With S&P, Crude, Naz, Dow, Euro, Bund, gold, Yen, Dax, Estox, Silver, corn, wheat, soybeans, oats, and hundreds of individual stocks at 1 month highs, it is interesting to reflect how long a bull move can last and how far it can go, when fueled by all the wealth that other bulls have and helped along by expansionary policies by the central banks.

Ken Drees comments: 

Since QE is the direct stock and bond market impetus at the moment through indirect likely promises of a recent fed statement and made very pseudo real by the never interviewed but very smart and successful David Tepper on CNBC who basically spelled it out for everyone that the markets are indeed going higher, I say that this rally lasts at least into election day and into the fed meeting where rumor/fact becomes real. All other momo markets are induced as well to grow since the QE feeds them too as collateral liquidity buckets.

As long as I read and hear topaganda I lean bullish.

Gary Rogan writes:

Wow, that was an interesting thought. On Friday I bought something for the first time in 1.5 years, and the first thing ever that wasn't a stock, and that was UNG. I just figured the risks over the next year which is the shortest period of time I intend to hold it are not that high. And for somebody who only buys at 52 week lows the chart looked like the most beautiful thing in the world.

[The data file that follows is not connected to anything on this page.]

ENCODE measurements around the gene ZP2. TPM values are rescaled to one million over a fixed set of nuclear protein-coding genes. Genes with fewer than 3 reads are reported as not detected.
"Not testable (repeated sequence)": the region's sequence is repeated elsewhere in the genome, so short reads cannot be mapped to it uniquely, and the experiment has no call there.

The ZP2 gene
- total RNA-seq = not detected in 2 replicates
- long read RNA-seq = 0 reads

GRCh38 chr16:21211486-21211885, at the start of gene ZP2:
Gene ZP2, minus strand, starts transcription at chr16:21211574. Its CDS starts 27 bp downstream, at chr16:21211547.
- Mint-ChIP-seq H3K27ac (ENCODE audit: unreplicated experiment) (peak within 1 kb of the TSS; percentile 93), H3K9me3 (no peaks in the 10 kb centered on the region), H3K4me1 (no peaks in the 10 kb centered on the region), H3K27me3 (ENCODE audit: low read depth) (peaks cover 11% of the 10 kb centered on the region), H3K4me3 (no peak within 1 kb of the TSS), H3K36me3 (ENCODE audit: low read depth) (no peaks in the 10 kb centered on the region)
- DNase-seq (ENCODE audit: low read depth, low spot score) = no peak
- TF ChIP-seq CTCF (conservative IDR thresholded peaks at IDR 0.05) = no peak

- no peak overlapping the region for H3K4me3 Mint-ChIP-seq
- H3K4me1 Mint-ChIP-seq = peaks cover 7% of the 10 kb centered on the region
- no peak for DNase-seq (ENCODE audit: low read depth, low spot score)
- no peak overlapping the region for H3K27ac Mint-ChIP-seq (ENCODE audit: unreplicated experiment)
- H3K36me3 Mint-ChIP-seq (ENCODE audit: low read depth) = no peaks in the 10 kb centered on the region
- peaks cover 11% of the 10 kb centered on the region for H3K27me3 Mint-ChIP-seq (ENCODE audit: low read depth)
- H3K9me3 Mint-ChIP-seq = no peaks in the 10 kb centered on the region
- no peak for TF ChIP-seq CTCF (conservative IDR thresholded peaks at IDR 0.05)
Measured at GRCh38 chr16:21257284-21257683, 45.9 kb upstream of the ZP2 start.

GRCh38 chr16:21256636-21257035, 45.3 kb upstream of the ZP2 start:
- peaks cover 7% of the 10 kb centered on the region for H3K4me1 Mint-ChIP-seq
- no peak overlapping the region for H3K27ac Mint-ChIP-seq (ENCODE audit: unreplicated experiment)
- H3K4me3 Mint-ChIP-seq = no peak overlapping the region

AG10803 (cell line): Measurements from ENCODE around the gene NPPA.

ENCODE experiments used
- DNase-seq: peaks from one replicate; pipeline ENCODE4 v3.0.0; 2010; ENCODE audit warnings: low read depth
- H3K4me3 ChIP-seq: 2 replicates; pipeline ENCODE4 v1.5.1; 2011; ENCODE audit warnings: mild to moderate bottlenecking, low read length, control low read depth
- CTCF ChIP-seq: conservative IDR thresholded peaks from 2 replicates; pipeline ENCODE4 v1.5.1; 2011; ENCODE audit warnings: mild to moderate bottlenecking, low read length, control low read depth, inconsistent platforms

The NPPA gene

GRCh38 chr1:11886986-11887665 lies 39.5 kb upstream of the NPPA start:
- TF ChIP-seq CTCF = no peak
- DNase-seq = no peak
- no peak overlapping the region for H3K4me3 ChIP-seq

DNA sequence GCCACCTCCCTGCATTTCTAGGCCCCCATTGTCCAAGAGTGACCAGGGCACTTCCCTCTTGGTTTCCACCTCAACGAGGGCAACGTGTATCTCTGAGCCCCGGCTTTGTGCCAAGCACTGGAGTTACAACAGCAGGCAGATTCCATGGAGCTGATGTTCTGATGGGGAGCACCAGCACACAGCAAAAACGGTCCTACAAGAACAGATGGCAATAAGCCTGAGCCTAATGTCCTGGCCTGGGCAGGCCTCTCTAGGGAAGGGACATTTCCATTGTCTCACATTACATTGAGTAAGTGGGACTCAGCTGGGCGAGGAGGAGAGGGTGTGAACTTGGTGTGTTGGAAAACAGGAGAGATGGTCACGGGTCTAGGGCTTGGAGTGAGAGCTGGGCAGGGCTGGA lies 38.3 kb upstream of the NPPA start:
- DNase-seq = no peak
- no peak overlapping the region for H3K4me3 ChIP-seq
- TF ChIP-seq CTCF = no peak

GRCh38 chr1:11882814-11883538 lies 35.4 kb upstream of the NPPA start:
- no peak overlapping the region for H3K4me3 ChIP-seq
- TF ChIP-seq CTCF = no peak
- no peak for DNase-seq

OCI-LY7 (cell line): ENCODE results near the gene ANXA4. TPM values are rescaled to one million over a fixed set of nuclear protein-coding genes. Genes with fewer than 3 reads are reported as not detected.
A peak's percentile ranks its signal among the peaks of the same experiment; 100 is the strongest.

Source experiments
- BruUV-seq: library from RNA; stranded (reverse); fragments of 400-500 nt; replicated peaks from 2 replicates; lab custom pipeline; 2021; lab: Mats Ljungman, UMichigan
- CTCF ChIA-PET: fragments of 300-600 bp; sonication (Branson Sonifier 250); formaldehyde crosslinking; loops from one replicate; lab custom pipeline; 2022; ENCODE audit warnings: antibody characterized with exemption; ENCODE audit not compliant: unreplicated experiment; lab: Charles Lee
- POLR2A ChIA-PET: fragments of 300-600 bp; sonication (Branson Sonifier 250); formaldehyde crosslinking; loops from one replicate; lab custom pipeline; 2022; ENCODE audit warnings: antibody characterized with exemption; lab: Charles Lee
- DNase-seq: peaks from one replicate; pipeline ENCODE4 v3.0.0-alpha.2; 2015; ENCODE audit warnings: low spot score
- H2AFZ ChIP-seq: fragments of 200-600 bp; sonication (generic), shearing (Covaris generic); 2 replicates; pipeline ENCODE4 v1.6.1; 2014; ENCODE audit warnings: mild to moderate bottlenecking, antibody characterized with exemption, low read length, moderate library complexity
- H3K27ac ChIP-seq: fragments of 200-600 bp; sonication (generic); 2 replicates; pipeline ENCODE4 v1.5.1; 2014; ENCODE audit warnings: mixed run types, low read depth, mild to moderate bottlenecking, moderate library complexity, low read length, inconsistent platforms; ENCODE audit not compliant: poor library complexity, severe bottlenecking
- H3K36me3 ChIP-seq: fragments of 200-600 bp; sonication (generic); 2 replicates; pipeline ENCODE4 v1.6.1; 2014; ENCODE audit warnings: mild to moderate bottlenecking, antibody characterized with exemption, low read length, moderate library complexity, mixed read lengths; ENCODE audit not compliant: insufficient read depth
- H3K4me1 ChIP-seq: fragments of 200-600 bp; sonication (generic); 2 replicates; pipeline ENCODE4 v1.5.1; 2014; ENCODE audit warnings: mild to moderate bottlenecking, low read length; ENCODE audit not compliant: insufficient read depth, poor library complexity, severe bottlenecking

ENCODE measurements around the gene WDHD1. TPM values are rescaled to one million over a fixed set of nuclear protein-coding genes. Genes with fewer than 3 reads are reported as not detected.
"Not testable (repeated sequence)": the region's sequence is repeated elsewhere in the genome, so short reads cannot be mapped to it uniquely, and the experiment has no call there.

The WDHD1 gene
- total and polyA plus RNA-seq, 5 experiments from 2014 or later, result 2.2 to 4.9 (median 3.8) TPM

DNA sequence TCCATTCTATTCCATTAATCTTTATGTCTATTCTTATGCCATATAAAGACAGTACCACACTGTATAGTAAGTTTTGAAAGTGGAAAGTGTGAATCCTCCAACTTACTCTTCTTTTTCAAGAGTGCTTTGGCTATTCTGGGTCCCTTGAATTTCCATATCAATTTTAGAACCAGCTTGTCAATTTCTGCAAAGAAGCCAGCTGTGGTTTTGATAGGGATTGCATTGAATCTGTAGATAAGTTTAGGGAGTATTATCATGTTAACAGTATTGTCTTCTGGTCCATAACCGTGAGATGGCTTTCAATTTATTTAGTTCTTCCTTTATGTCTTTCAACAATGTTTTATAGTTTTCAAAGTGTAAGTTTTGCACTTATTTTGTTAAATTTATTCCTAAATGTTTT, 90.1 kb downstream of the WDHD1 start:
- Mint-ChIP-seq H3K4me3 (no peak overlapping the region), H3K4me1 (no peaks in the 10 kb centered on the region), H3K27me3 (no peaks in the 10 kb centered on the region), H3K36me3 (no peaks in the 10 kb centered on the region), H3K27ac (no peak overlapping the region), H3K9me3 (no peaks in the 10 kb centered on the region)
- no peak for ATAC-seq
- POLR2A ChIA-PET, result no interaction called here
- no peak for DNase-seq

Jeff Sasmor comments: 

Just be aware of how UNG has to roll the underlying position once a month. I happen to be in this one too– but it can grind lower and lower on you. And once a month it's gamed when it rolls to the next month. The effect has been discussed to death in many venues. So it's tricky to hold it for a long time if it stays in a range.

Craig Mee adds:

Certainly might drive the speculators out, (or clobber them if they fade it), as runaway markets present less and less opportunities if one isn't in and sitting tight.

Kim Zussman writes: 

About the only asset class that hasn't been goosed limit up is real estate. A big up-move in house prices would be very useful, driving LTV down, reducing foreclosures, and re-priming the dual wealth effects of McMansion braggadocio and cash-out refinancing. Not to mention fulfilling the campaign promise of re-establishment of the American Dream.





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